The Early Modern OCR Project (eMOP): Fostering Access to Early Modern Cultural Materials

poster / demo / art installation
  1. 1. Elizabeth Grumbach

    Texas A&M University

  2. 2. Laura Mandell

    Texas A&M University

  3. 3. Matthew J Christy

    Texas A&M University

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1. Introduction
The Initiative for Digital Humanities, Media, and Culture at Texas A&M University received a $734,000 grant from the Andrew W. Mellon Foundation in 2012 to make machine readable 45 million pages of data1. By partnering with Gale and Proquest, eMOP will combine open source OCR (Optical Character Recognition) software and book history in order to improve the accuracy of

OCR for early modern (1473-1800) texts2. The Early Modern OCR Project (eMOP) aims to publish an open source OCR workflow, improve the visibility of early modern texts by making them fully searchable3, and form a community of scholars and institutions interested in the digital preservation of these texts4. Our goal is to foster collaboration among various disciplines, and, in doing so, cultivate inter-institutional and international relationships that make possible new kinds of humanities research.

2. Poster Description
Our workflow (see images below for two early drafts of our workflow, subject to change) blends the disciplines of book history, digital humanities, textual analysis, and machine learning in order to create a corpus of keyed texts that are far more correct than is now possible with the current set of tools. These keyed texts will improve access to early modern texts that are currently only searchable through “dirty” OCR or metadata alone. The open source OCR workflow will contain, among other things, access to an early modern font database, customization guidelines for the Tesseract OCR engine, post-processing and diagnostic algorithms, and crowdsourcing correction tools.

Fig. 1: Two versions of the eMOP workflow from October 2012 and February 2014, respectively.

In addition to presenting a detailed and accurate representation of our OCR workflow for early modern texts, we intend to present the following aspects of eMOP:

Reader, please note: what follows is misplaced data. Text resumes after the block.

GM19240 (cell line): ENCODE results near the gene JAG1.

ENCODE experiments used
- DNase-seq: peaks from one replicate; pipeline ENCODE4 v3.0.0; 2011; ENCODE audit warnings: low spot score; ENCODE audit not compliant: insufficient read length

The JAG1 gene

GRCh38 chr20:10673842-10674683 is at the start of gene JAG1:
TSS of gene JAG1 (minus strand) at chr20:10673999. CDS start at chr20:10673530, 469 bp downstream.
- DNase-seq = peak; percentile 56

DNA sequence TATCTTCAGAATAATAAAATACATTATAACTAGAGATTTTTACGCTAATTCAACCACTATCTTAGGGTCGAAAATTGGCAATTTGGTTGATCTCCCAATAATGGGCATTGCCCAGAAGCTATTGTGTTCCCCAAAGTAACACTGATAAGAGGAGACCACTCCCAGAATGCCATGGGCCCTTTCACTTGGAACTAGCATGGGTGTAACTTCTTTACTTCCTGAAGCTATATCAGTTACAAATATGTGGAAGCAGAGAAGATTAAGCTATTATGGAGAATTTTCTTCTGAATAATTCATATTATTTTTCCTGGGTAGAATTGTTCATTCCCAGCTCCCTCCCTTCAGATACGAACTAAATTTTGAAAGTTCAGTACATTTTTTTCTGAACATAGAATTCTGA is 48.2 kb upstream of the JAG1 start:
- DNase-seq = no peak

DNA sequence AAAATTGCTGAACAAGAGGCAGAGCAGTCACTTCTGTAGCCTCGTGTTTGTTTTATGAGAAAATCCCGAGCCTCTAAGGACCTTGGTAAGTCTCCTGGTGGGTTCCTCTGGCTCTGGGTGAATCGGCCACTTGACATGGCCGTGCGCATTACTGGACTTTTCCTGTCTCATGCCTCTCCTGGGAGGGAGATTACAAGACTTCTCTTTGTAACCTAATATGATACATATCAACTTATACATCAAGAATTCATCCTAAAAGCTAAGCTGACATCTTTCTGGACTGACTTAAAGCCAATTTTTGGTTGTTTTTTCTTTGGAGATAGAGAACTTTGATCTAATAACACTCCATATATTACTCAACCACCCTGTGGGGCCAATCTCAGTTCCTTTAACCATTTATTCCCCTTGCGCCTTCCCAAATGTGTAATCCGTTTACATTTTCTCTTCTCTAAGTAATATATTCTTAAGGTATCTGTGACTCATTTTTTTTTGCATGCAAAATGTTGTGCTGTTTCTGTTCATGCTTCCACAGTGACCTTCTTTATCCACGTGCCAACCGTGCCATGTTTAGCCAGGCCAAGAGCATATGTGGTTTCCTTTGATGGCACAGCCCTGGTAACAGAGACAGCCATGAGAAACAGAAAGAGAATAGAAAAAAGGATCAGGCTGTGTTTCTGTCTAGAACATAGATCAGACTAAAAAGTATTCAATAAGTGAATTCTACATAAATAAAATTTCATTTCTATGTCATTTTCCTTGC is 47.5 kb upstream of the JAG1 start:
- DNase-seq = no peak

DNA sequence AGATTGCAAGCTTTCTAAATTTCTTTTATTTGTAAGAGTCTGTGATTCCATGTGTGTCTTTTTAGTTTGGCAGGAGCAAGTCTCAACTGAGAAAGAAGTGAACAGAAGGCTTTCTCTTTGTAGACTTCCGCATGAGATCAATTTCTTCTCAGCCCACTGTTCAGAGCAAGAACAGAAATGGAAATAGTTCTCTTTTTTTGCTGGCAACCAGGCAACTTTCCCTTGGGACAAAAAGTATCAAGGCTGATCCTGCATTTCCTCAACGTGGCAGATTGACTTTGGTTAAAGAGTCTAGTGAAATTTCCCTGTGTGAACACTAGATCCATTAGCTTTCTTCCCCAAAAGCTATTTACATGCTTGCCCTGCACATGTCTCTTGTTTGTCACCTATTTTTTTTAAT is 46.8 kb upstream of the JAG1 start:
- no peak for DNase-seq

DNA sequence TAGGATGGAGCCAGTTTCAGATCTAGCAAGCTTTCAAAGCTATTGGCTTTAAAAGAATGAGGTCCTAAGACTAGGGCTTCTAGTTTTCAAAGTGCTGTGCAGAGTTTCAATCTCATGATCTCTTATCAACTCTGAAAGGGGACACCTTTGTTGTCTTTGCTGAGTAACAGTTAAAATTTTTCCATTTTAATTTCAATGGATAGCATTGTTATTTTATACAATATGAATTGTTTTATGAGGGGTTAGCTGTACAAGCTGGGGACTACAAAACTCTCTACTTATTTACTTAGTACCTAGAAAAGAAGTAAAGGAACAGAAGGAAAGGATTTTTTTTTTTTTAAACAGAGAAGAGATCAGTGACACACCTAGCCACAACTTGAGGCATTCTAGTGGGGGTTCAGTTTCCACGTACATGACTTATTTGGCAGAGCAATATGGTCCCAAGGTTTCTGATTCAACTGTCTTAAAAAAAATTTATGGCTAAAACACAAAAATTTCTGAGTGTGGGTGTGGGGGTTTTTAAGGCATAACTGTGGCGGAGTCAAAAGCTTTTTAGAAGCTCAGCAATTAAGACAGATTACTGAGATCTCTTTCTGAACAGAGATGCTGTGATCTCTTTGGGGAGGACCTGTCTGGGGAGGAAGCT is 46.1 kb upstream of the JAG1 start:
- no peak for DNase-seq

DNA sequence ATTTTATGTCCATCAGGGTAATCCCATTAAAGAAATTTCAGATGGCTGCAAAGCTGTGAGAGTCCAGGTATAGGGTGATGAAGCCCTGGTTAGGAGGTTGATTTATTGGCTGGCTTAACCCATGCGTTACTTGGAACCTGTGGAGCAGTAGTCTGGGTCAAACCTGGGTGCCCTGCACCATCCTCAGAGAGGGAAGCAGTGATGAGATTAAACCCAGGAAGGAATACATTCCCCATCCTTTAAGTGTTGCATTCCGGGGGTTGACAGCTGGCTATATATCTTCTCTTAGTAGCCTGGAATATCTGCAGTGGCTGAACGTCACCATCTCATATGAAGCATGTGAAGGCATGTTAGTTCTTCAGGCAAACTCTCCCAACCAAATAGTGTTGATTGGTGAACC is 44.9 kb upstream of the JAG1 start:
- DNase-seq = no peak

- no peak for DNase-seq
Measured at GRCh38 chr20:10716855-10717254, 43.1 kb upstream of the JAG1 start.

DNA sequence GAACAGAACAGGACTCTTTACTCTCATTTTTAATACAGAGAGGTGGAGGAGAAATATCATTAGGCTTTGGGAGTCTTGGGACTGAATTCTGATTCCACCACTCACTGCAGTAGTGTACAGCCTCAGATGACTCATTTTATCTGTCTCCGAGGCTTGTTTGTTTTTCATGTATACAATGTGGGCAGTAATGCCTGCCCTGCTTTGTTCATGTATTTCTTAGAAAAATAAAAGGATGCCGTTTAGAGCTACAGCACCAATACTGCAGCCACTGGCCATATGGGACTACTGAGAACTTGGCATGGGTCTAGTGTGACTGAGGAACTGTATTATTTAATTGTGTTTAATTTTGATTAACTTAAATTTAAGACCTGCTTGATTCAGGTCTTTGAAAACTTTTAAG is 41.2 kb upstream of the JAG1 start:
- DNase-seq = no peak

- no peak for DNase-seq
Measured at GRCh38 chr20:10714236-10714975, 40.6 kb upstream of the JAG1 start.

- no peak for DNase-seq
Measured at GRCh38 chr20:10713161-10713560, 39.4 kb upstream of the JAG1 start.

Information on how to obtain the open source code for all of the tools, software, and workflows that eMOP has produced.
How our tools and software can be used by individual scholars, instructors, and institutions in the classroom, for an OCR project, or for personal research.
3. Demonstration Description
We intend to go beyond presenting an overview of the project; instead our poster and demonstration will communicate the concrete solutions found and software available to address the "OCR problem" from a Digital Humanities perspective. To this end, we will demo our our five crowdsourcing and scholar-sourcing correction tools for conference attendees. These demonstrations of the tools will be operating in production with our eMOP OCR output of the EEBO ECCO datasets (45 million pages).

The Franken+ tool, developed by Bryan Tarpley at Texas A&M, enables the creation of an “ideal” typeface using glyphs identified in scanned images of documents from the early modern period. Franken+ also exports these typefaces to a training library for the open-source OCR engine Tesseract5.
Aletheia Layout Editor (ALE), developed by PRImA at the University of Salford, is a crowd-sourced correction tool for re-drawing regions on problematic OCR’d pages, such as Title pages, multi-columned texts, image-heavy documents, and more.
The TypeWright software, developed by Performant Software Solutions and 18thConnect, enables users to correct the “dirty” OCR of an entire early modern document, and our partnership with ECCO allows 18thConnect to release fully corrected documents to their scholar-editors in plain text and TEI-A formats.
The Cobre tool, developed by Dr. Anton DuPlessis and Cushing Memorial Library at Texas A&M, enables scholar-experts to compare, re-order pages, and annotate the metadata for multiple printings of documents in the eMOP dataset.
The Anachronaut tool, developed by a team of undergraduates and Dr. Ricardo Gutierrez-Osuna at Texas A&M, is a Facebook game that uses the power of Facebook (and many layers of user confidence testing) to correct single words and phrases.
1. Mandell, Laura. Mellon Foundation Grant Proposal: "OCR'ing Early Modern Texts." Grant Proposal. 30 Jun 2012.

2. Heil, Jacob and Todd Samuelson.Book History in the Early Modern OCR Project, or, Bringing Balance to the Force. Journal for Early Modern Cultural Studies 13.4 (2013): 90-103. Web. 30 Oct 2013.

3. Mandell, Laura.Digitizing the Archive: The Necessity of an 'Early Modern' Period. Journal for Early Modern Cultural Studies 13.2 (2013): 83-92.

4. European Commission: The Comité des Sages.The New Renaissance: Report of the comité des sages on bringing Eu rope’s cultural heritage online. By Elizabeth Niggemann, et al. 10 Jan 2011.

5. Katayoun, Torabi, Jessica Durgan and Bryan Tarpley.Early modern OCR project (eMOP) at Texas A&M University: using Aletheia to train Tesseract. Proceedings of the 2013 ACM symposium on Document Engineering. New York: ACM, 2013.

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Conference Info


ADHO - 2014
"Digital Cultural Empowerment"

Hosted at École Polytechnique Fédérale de Lausanne (EPFL), Université de Lausanne

Lausanne, Switzerland

July 7, 2014 - July 12, 2014

377 works by 898 authors indexed

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Attendance: 750 delegates according to Nyhan 2016

Series: ADHO (9)

Organizers: ADHO